We would love community input on these observations so that we can all have better-classified roads.


Comment from adreamy on 23 April 2023 at 10:18

The same goes for South Korea.
The classification of roads(in S. Korea) is very messy due to different interpretations by different contributors.
I think a new common classification should be created and the subcategories should be changed so that each country can categorize according to its own circumstances.
남한도 마찬가지입니다.
기여자들이 제각각으로 해석하는 바람에 (한국의)도로 분류가 아주 엉망입니다.
새로 공통 분류를 만들고 세부 분류는 각 나라의 사정에 따라 부류를 할 수 있도록 바뀌어야 한다고 생각합니다.

Comment from Wilmer Osario on 25 April 2023 at 15:08

(Sorry, my english is not very advanced 😅)

Hello, in Venezuela we are planning something similar. We are working on a standard road classification that easily adapts to the OSM system. That we can also implement throughout our continent, because we have many similarities with neighboring countries.

The way to classify roads is quite a headache 😅, so we tried to build an easy and summarized standard to make easy tagging roads around the world.

Our proposal is based on completely ignoring the physical characteristics of the road, to give priority to its importance, based on the amount of traffic that runs through it or the amount of population that is forced to travel on that road to go from place A to place B.

OSM Latinamerica proposal

In a very general aspect, our proposal could be summarized as follows:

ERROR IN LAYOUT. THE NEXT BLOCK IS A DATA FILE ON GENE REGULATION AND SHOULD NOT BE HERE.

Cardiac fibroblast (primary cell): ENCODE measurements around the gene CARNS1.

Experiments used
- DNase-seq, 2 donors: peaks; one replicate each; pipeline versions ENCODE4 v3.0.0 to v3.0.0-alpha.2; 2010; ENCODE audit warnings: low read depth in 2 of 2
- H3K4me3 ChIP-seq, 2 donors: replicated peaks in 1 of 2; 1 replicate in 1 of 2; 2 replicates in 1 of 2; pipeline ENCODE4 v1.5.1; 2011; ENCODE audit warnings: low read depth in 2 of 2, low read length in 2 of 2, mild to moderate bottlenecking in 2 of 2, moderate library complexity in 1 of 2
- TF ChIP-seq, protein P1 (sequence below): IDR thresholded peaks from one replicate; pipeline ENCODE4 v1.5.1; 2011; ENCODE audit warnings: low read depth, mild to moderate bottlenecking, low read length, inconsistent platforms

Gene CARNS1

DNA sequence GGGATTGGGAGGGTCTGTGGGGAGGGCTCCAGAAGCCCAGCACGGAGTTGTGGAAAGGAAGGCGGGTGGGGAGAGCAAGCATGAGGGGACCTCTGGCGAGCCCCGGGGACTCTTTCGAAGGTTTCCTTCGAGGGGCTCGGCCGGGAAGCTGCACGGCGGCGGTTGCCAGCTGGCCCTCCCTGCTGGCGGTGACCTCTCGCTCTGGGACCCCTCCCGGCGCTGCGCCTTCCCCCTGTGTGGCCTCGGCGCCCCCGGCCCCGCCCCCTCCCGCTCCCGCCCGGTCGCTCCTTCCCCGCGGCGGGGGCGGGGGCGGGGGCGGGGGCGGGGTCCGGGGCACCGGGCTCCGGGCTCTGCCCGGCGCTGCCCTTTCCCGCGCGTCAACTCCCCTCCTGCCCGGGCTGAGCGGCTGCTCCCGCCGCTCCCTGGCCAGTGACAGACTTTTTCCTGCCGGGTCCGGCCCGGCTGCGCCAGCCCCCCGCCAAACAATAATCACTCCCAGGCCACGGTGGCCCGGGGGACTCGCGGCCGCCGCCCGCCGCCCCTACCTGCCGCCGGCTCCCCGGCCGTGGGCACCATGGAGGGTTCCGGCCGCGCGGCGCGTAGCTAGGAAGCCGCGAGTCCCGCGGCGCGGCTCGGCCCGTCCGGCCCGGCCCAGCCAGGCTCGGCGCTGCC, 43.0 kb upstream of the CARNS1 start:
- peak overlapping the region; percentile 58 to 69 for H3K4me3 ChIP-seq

• Trunk roads form the national highways network that cross an entire country, connecting its most important cities. These highways themselves must connect with other countries in order to create a continental network that allows crossing a continent as directly and quickly as possible.

  • Every road that leads to a city, must be primary, or trunk depending on how important that city is for the country

  • Every road that leads to a town, must be secondary

  • Every road that leads to a village, must be tertiary

  • Every road that leads to a hamlet, must be unclassified

  • Residential roads are all the streets of a city or town that do not have any restriction to transit through them, and that also have no other high priority.

  • If a 4-lanes dual freeway leads to a hamlet of just 100 people, then cannot have a high priority. Because a village of 100 people is not the same as a town of 150,000 inhabitants.

  • If two roads lead to a town, the road with more traffic will have the highest priority, regardless of the conditions on that road.

  • Roads leading to airports, ports and universities are important to only a small portion of the population, so they should not be a high priority.

One of the problems we are having is that there is a notable difference between urban areas and rural areas, because a tertiary road in a small rural town is not the same as a tertiary road in a big city. We have not been able to find a way to unify both concepts.

Another of our problems is that our country is very geographically diverse. There are amazon-jungle regions where the Highway Tag Africa apply better, and other regions where the standard of the rest of the country does not make sense.

Comment from cartofy on 25 April 2023 at 15:37

Thanks for the insights, Wilmer! A few questions: 1. How do you define low, moderate and high traffic? Is it purely via intuition and guesswork or by some metric for classifying traffic? 2. Do you propose to use any topology to make a decision? For example, Road X -> Road Y -> Road Z, within urban and rural areas? 3. What has your experience been with using the highway=unclassified tag? So far, I’ve seen it used as a catch-all tag in India, and its the subject of much debate.

@adreamy - interesting to note that multiple countries seem to have difficulty in conforming to a specific system!